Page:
Are We Suckers?

  • skeleton567

    SSCarpal Tunnel

    Points: 4950

    Yes, I believe that early on, I may have been a sucker.  I always truly loved my work, but not always the circumstances.  In my earlier days, after becoming a widower at 35, I often took my young sons to work with me at night, and they would sleep on the floor in my office.  That may not have been the best thing.  All throughout my 42 years in IT, it seems that the norm was more than a 40 hour week, often by far.   However, the sons both are now in IT careers of their own, so it must not have been too bad for them.

    It is truly difficult to balance work, career and retirement preparation with family.  But the rewards were there in the long run.  One of the best was when my employer, following a particular project requiring lots of dedication, presented my wife and myself with a pair of round-trip tickets to vacation in Hawaii.  She and I are now enjoying the fruits of our labor and are blessed with the efforts we expended 'being suckers'.

    Incidentally, I never was in an IT position that paid extra for extra hours.  The trip was the only time there was anything extra over and above pay, regular vacation, and retirement contributions.

    Hang in there and do what is takes - but always within reason.  Be sure to take care of yourself and your family.

    • This reply was modified 2 months, 1 week ago by  skeleton567.
    • This reply was modified 2 months, 1 week ago by  skeleton567.

    Rick
    Simplicity is the ultimate sophistication.
    - L. DaVinci

  • Rod at work

    SSC-Dedicated

    Points: 33109

    KerryH wrote:

    I have developed somewhat of a balance over the years, but probably not a perfect one.  I used to work a great deal of overtime generally for no extra pay or benefit.  But some things that happened that helped put life in perspective.  My son drowned in the high schools swimming pool during swim team practice.  No he's totally recovered, CPR saved his life, but sitting next to him in intensive care made me reflect on what's really important in life.  Likewise, my daughter suffered a stroke.  She's totally recovered, but again, what really matters in life?  I searched for what the meaning of work really is.  A common definition found today is, "A necessary evil to earn money so I can buy things and have fun."  But that definition may never lead to satisfaction with work.  I found that work defined as, "Using your God-given skills to improve the lives of others (including your employer), to make the world a better place."  This provide satisfaction with work.  But you must also contribute to the world outside of work.  What will your kids, your friends, your community be like if you are not a part of their lives?  And your employer should treat you with the same respect that you are giving.  2 of my kids recently took other jobs with cuts in pay because the required overtime was not allowing them to lead meaningful lives.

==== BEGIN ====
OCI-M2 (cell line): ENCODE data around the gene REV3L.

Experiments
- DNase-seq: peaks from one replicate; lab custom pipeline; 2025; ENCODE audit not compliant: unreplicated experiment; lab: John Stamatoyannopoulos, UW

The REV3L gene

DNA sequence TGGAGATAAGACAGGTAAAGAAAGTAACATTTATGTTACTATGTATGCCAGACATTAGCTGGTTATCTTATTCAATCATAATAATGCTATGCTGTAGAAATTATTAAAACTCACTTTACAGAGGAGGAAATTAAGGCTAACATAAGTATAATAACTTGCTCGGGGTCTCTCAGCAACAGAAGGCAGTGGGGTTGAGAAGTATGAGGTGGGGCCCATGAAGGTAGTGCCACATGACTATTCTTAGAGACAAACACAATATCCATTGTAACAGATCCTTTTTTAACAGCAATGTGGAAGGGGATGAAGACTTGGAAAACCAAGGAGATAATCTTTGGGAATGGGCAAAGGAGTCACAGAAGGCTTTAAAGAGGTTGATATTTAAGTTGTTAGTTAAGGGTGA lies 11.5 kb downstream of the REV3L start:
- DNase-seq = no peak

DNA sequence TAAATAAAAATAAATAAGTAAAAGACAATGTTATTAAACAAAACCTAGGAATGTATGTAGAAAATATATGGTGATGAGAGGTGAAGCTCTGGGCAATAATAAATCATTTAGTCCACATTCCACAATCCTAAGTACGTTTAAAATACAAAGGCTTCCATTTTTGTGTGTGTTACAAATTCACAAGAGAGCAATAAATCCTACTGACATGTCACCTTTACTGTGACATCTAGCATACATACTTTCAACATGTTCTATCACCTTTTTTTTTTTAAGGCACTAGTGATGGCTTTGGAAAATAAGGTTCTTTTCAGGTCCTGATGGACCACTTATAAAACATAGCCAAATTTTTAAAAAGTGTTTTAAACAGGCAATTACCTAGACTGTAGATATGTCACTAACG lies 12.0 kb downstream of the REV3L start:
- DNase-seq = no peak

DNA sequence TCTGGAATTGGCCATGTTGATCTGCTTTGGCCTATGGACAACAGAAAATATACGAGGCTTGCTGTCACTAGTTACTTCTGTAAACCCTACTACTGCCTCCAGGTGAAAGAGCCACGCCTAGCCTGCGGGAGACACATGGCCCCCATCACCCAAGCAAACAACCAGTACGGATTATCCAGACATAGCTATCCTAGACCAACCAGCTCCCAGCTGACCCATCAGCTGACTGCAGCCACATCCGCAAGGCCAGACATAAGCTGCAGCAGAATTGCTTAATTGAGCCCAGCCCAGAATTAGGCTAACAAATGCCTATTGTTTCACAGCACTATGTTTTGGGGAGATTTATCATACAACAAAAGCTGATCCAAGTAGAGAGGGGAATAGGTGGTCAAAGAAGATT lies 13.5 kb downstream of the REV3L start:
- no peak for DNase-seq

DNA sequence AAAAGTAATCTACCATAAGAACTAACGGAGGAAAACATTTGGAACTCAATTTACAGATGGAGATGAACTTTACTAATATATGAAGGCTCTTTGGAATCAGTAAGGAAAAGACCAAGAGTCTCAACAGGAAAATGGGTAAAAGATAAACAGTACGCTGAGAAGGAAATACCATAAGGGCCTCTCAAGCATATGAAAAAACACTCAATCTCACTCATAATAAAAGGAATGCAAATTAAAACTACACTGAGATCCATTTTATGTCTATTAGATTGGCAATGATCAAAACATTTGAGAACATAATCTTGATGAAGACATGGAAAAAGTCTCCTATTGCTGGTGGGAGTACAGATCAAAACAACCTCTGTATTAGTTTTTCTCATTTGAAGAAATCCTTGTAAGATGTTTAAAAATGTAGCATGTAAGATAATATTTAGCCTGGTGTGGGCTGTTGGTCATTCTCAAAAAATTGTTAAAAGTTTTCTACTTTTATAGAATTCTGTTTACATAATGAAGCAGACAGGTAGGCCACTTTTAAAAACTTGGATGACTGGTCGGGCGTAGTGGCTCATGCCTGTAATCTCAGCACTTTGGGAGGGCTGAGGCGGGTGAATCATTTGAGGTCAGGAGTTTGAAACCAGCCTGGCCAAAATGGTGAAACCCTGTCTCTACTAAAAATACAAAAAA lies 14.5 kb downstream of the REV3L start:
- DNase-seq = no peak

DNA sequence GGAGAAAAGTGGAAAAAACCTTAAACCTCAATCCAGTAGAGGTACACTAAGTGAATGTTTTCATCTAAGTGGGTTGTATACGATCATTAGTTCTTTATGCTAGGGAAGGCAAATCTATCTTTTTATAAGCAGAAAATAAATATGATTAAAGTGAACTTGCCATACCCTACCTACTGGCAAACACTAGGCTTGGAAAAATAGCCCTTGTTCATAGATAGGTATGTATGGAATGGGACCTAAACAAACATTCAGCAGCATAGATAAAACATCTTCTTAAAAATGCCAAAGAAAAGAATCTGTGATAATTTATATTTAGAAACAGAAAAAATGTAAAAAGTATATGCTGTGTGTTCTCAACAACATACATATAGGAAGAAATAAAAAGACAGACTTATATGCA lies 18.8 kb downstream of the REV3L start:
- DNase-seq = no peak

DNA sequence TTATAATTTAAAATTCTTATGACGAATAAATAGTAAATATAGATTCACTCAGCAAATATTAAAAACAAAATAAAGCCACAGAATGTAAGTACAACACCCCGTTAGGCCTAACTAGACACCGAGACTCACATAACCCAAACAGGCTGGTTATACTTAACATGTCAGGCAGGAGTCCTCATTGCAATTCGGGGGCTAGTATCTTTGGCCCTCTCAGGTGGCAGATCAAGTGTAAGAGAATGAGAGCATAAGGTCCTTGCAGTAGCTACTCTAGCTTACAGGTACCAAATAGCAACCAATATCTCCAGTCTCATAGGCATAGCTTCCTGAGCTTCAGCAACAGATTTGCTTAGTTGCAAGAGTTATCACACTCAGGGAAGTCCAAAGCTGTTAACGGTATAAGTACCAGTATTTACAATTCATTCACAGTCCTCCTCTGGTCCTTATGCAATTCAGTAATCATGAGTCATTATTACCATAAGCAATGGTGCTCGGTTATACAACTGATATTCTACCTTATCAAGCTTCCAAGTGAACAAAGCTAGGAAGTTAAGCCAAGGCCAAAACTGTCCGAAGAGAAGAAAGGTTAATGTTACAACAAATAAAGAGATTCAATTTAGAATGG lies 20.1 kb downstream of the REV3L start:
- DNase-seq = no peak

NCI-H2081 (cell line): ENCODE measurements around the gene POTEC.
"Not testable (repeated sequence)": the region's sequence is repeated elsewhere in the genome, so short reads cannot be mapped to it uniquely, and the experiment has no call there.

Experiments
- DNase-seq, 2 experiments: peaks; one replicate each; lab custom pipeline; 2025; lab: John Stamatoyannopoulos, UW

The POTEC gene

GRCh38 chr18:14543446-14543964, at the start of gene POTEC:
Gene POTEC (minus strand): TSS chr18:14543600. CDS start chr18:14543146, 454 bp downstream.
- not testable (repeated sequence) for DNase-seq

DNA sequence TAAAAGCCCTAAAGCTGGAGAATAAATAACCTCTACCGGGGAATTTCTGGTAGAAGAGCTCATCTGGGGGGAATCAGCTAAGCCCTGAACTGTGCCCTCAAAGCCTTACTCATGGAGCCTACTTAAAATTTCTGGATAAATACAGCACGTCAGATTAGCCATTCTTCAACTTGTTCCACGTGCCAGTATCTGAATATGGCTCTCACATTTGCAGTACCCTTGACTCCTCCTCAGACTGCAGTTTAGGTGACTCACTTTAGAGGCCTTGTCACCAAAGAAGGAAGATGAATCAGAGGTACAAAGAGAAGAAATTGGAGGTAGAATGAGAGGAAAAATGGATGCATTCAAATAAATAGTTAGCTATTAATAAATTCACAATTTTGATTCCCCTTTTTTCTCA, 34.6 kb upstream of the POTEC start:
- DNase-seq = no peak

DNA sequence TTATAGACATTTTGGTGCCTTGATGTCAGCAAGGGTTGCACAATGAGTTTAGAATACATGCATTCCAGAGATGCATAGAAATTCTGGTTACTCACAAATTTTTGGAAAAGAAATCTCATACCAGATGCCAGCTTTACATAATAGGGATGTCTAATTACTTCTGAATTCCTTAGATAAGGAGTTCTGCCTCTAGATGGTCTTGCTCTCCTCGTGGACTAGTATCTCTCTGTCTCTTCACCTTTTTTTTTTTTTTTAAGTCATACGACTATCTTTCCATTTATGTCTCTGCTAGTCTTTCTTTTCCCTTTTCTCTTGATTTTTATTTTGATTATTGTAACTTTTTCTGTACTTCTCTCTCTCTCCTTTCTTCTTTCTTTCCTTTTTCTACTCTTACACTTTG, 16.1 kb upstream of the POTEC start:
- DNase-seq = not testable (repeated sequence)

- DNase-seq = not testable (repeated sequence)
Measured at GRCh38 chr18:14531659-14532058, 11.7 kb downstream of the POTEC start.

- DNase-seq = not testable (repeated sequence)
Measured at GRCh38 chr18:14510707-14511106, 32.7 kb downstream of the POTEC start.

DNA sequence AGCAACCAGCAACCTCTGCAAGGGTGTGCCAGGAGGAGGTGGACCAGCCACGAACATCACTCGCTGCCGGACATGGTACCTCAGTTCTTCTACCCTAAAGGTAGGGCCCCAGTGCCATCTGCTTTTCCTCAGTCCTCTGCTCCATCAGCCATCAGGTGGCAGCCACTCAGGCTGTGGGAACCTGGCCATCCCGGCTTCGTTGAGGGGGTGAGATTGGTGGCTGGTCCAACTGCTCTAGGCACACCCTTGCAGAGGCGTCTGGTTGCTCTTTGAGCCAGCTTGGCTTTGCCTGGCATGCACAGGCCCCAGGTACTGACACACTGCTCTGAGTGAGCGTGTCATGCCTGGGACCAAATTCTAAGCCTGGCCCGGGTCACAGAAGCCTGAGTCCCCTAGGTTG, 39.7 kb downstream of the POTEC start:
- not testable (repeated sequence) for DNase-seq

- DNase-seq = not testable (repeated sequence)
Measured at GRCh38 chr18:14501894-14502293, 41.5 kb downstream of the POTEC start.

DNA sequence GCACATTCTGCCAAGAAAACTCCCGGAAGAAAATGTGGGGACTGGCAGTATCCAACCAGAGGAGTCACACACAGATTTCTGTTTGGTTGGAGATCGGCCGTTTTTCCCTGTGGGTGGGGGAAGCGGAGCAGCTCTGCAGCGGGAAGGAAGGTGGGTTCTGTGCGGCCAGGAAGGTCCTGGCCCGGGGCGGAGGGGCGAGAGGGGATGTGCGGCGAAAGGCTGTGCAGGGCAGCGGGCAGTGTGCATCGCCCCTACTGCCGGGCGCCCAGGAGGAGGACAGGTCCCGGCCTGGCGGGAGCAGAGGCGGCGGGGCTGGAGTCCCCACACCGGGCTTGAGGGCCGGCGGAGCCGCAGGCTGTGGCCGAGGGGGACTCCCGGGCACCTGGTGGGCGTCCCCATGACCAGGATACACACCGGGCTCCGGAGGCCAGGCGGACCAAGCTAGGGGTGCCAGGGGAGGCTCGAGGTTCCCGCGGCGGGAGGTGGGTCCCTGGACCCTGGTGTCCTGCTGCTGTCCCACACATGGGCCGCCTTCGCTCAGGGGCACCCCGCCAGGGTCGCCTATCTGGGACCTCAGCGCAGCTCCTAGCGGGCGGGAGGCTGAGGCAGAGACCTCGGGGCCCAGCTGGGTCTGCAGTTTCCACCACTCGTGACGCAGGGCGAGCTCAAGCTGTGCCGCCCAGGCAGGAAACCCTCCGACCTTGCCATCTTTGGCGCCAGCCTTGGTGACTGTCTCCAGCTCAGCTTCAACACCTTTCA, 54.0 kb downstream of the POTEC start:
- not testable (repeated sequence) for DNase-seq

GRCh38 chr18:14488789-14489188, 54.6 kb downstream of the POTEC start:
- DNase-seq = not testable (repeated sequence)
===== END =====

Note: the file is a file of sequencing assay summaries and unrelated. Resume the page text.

Super well said, Kerry. I've had a similar life experience about a year ago, which has brought perspective. At that time, a fellow who worked here for many years suddenly died. He worked hard, helped others in the workplace and so on. But for the most part, he worked hard, as in put in a lot of overtime. Now, he was divorced, so was living alone. But he left children behind. It's just profoundly sad.

    Kindest Regards, Rod Connect with me on LinkedIn.

  • SQLMac

    Old Hand

    Points: 392

    dave.farmer wrote:

    I fell into this game as a youngster, but pretty quickly discovered that there's no reward, the extra hours rarely earn you pay, appreciation or even get noticed. Recent years have been characterised by the "we're breaking records, month after month, but the arbitrary targets we set were even bigger so we have failed and can all have just a little less than inflation this year" approach. None of the extra hours worked on increasingly rare occasions make the slightest bit of difference. The ultra-rich owners of the parent company get ultra-richer, the workers actually making them their money get a small real-terms pay cut each year as a reward. So yes, giving your free time to help rich people get richer is a mug's game, and disaster-recovery aside, I'm not playing any more.

    Well said and I agree 100%. The managers take the glory and the kudos, and you set a level for performance reviews that has to be topped next year for the same small raise.

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